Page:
Did the Health Card Program Ensure Access to Medical Care for the Poor during Indonesia's Economic Crisis?
The Indonesian Social Safety Net health card program was implemented in response to the economic crisis that hit Indonesia in 1997, to preserve access to health care services for the poor. Health cards were allocated to poor households, entitling them to subsidized care from public health care providers. The providers received budgetary support to compensate for the extra demand. This article focuses on the effect of the program on primary outpatient health care use, disentangling the direct effect of allocating health cards from the indirect effect of government transfers to health care facilities. For poor health card owners the program resulted in a net increase in use of outpatient care, while for nonpoor health card owners the program resulted mainly in a substitution from private to public health care. The largest effect of the program seems to have come from a general increase in the supply of public services resulting from the budgetary support to public providers. These benefits seem to have been captured mainly by the nonpoor. As a result, most of the benefits of the health card program went to the nonpoor, even though distribution of the health cards was propoor. The results suggest that had the program, in addition to targeting the poor, established a closer link between provision of services to the target groups and funding, the overall results would have been more propoor. Copyright 2007, Oxford University Press.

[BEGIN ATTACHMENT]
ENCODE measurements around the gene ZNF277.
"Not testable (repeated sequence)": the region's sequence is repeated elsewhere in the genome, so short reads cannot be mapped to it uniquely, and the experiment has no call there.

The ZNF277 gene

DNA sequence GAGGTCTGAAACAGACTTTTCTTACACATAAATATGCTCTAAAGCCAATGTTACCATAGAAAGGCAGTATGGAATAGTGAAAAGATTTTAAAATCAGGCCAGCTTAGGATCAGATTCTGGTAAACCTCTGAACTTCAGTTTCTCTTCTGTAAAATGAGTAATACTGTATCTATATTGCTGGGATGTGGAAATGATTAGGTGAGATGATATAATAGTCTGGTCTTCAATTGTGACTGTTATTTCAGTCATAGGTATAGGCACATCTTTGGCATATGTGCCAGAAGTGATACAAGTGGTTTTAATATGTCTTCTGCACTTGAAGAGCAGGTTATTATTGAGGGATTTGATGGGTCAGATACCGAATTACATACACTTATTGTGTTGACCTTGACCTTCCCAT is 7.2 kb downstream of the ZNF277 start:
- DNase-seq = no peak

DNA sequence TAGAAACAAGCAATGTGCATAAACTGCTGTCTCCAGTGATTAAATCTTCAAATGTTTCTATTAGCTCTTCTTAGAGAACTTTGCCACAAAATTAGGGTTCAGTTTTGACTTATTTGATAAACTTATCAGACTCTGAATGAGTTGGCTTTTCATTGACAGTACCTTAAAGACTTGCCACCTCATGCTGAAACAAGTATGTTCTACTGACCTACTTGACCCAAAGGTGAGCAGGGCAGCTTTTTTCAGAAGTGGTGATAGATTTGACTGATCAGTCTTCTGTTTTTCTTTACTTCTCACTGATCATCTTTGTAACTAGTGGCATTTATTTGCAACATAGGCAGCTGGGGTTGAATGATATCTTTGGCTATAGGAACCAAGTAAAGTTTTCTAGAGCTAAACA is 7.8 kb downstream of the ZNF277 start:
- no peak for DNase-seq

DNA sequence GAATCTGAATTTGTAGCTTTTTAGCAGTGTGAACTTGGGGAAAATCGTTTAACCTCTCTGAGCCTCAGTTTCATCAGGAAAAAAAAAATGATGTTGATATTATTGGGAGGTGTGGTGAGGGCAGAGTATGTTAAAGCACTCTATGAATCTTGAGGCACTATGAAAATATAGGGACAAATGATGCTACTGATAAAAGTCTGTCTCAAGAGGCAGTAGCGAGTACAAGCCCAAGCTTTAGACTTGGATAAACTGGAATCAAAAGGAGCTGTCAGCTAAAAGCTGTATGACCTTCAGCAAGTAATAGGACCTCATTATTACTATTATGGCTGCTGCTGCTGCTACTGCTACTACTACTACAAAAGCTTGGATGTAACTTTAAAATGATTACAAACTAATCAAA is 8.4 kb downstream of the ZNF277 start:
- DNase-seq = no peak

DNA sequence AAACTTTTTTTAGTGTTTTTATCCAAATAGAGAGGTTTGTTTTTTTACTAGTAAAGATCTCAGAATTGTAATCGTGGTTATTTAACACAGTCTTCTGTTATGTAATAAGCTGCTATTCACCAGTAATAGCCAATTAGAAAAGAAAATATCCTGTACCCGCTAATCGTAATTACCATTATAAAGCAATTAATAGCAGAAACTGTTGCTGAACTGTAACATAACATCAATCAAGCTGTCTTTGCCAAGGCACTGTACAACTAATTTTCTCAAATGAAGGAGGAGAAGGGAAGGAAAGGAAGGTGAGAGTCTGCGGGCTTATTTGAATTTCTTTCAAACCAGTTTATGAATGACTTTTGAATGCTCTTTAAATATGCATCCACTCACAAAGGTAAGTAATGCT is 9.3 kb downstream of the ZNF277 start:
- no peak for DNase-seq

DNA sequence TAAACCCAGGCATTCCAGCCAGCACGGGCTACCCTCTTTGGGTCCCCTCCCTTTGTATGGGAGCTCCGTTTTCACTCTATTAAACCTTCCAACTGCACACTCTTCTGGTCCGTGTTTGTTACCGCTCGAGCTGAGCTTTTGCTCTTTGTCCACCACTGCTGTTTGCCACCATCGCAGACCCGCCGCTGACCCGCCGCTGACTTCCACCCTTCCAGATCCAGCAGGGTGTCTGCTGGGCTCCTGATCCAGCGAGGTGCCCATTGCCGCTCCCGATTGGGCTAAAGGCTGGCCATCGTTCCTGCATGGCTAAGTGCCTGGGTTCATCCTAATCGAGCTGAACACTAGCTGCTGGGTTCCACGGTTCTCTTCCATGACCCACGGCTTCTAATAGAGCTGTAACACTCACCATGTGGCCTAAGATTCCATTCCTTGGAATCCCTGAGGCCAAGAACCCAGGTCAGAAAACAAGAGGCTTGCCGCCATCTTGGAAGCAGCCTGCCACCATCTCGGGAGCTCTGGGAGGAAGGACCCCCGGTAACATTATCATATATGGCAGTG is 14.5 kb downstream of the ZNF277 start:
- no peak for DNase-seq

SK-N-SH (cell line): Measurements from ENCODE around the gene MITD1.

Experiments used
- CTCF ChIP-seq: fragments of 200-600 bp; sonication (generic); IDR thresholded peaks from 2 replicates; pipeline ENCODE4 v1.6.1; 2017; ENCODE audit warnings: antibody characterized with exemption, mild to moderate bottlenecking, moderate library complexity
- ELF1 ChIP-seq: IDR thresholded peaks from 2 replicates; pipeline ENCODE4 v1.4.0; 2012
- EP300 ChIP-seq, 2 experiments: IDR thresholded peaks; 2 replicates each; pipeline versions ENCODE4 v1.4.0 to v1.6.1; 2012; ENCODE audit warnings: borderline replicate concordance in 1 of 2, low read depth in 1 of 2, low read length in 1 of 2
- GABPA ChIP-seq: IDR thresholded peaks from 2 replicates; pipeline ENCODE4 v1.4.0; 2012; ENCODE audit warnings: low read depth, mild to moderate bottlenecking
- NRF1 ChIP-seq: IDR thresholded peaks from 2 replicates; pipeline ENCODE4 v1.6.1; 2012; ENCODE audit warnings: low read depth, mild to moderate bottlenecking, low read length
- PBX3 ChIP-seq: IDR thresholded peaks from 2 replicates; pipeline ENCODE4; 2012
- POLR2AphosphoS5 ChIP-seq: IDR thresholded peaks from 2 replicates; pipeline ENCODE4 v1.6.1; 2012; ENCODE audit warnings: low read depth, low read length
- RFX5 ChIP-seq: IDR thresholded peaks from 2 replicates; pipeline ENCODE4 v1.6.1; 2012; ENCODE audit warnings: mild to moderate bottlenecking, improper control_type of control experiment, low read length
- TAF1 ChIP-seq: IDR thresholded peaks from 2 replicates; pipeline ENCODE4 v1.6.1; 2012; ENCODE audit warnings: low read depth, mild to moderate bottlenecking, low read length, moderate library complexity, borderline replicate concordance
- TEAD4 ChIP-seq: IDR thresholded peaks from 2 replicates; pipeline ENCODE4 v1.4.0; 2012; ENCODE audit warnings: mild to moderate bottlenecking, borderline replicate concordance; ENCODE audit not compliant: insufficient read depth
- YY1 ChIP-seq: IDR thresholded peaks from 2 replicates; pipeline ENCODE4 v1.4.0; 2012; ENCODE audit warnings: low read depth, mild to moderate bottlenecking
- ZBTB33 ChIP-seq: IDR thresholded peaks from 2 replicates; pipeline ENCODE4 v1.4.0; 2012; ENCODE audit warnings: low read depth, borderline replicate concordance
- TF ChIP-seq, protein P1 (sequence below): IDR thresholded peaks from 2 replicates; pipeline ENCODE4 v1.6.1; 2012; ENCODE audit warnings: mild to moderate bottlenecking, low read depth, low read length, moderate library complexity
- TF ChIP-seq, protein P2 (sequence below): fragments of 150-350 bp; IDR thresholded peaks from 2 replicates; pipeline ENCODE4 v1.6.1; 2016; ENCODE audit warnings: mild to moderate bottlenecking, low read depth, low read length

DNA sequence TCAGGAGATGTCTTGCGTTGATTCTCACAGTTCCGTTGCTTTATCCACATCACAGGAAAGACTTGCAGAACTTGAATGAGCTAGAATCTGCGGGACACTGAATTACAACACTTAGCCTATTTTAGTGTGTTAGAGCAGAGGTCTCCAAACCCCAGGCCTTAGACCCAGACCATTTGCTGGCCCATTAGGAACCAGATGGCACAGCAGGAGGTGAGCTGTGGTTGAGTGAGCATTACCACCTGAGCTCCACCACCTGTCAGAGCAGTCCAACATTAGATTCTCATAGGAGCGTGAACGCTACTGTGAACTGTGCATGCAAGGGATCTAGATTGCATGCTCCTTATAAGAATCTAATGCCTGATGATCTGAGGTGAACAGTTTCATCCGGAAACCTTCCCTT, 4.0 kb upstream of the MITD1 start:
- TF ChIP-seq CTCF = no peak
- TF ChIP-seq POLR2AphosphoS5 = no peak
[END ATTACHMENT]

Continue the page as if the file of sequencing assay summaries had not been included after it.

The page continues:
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Volume (Year): 21 (2007)
Issue (Month): 1 ()
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- Winnie Yip & Peter Berman, 2001. "Targeted health insurance in a low income country and its impact on access and equity in access: Egypt's school health insurance," Health Economics, John Wiley & Sons, Ltd., vol. 10(3), pages 207-220.
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